Fatah reconciliation with Hamas necessary for Middle East peace

PLO representative Azzam Al Ahmad with Hamas prime minister Sheikh Ismael Haneiya and Ahmad Nahar. EPA/Mohammed Saber

At a ceremony in Gaza on Wednesday, representatives of the two main rival Palestinian political factions, Fatah and Hamas, signed a reconciliation agreement. Predictably, the news was met with stern criticism from officials in Washington and Jerusalem. Although this comes at a very delicate time for the negotiations, it should not necessarily be considered exclusively negative for the peace process.

White House spokeswoman Jen Psaki said, “It’s hard to see how Israel can be expected to negotiate with a government that does not believe in its right to exist.”

Is it though? In the words of legendary Israeli general Moshe Dayan, if you want to make peace you sit down with your enemies, not your friends. Substantial parts of the current Israeli government, such as HaBayit HaYehudi leader, Naftali Bennett, do not recognise the Palestinian right to statehood.

Bennett’s so-called Stability Initiative, which calls for Israeli annexation of most of the West Bank, is diametrically opposed to a two-state solution. Bennett and others from the right wing have made it clear that they will leave the government if Israeli settlers are evacuated – and more recently threatened to do so if the final, fourth tranche of Palestinian prisoners were released as had been previously agreed.

Israel must now engage

Israeli prime minister, Benjamin Netanyahu, has said the Palestinian Authority president, Mahmoud Abbas (Abu Mazen), can have peace with Israel or peace with Hamas – but not both. But this logic is inherently problematic; an oft-heard criticism during the seven-year rift between Fatah and Hamas has been that the Palestinian Authority does not represent all Palestinians and so any agreement reached would not be able to be implemented.

But when the Palestinians do move to create a unified, democratically elected leadership that represents all their people and can negotiate meaningfully if it chooses to do so, Israel considers this a non-starter.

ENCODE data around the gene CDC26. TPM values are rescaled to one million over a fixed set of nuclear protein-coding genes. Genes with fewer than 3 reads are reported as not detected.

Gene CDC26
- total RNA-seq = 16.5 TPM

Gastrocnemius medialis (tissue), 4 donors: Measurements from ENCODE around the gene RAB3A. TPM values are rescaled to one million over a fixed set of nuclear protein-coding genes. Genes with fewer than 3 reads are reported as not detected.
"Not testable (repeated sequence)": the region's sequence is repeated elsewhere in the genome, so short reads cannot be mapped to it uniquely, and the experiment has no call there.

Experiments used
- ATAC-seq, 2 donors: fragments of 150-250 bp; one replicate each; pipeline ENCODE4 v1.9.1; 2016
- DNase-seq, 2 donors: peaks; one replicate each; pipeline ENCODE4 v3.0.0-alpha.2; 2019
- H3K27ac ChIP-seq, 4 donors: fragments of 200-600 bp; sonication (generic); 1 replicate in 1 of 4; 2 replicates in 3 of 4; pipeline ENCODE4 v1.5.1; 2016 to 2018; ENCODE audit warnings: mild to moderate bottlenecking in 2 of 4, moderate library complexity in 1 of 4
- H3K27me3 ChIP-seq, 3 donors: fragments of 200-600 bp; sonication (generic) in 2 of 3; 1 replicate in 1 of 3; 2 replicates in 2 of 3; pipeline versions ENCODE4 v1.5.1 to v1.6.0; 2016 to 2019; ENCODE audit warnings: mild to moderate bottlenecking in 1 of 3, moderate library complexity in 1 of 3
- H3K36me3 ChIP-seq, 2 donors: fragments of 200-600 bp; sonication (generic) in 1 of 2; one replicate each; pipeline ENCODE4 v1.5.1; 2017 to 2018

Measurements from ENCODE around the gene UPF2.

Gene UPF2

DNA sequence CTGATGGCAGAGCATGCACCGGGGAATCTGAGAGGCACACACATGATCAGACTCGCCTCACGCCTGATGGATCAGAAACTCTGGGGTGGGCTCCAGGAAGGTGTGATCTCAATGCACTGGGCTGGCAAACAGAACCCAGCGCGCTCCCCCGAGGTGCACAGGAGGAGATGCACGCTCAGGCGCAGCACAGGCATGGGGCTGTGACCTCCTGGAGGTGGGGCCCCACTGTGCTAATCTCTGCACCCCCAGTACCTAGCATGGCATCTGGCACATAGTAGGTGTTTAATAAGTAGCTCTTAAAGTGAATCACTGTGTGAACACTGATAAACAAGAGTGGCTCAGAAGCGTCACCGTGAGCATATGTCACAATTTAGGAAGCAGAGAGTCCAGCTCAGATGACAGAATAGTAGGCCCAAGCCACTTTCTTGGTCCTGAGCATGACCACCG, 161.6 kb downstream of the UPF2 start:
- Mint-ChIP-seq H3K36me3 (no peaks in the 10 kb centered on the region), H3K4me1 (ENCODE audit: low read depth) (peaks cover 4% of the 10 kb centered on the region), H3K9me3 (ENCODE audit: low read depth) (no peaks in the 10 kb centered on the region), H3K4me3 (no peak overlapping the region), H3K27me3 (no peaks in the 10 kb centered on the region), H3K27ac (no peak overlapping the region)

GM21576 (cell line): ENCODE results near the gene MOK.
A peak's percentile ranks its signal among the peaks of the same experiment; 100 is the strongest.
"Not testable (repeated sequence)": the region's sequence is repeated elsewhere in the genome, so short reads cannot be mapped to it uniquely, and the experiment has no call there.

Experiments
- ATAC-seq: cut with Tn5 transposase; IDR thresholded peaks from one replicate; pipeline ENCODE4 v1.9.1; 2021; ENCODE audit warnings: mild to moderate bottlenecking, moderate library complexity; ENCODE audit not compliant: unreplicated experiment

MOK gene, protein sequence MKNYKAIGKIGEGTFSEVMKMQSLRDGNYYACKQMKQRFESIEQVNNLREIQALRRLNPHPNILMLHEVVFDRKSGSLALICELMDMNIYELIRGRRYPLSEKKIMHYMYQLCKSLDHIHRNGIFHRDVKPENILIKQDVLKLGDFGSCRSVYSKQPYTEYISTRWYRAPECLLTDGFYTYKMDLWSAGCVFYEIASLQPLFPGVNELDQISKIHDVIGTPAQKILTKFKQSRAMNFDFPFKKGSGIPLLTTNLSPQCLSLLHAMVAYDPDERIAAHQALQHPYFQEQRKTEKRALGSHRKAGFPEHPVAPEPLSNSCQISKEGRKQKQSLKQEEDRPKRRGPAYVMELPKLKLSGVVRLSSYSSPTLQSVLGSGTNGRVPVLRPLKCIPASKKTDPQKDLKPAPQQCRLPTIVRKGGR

This is a convenient excuse for Netanyahu to disengage from negotiations that he was never seriously committed to in the first place. If the talks collapse, as seems very likely, he can blame the Palestinians for it and no progress on peace means that his government coalition survives for the time being. Netanyahu is not a man with a great vision; he is a politician whose primary concerns are remaining in power and preserving the status quo.

Third time lucky?

For the Palestinians, it is early days yet. This is the third reconciliation agreement, as previous incarnations reached in Doha in 2011 and Cairo in 2012 did not survive the actual implementation phase. But with Hamas severely economically and politically weakened by the most recent coup in Egypt and Abu Mazen keen to improve his popularity damaged by the fruitless negotiations with Israel, it might be in the interests of both sides to make it work this time. Political division has long been a major cause for complaint on the Palestinian street and this would be an important step towards getting their own house in order.

The precise terms of the agreement are not yet clear, so it remains to be seen how Hamas will relate to the PLO and if it will agree to abide by past agreements with Israel. Together with recognition of Israel and a commitment to non-violence, these are the longstanding Western conditions for engagement with Hamas.

Though recognition of Israel has not yet been forthcoming, there have been positive signs of moderation from parts of the Hamas leadership, such as acceptance of a Palestinian state within the June 4 1967 borders. This pragmatic wing exists and should be nurtured, not isolated.

Ultimately, Hamas cannot just be ignored. The group has repeatedly acted as a spoiler whose suicide bombings have helped thwart the peace process at key intervals. These tactics are reprehensible and their Islamist ideology is far from what Israel, the West, or Abu Mazen wants. But the taboo of dealing with them has already been broken. Israel has negotiated multiple cease-fires with Hamas in the past and reached a deal over the prisoner exchange which freed Israeli soldier Gilad Shalit.

Rather than preparing financial sanctions against the PA, as the US Congress is sitting down to do and as Israel will no doubt do by withholding tax revenues, perhaps this is an opportunity that should be embraced.

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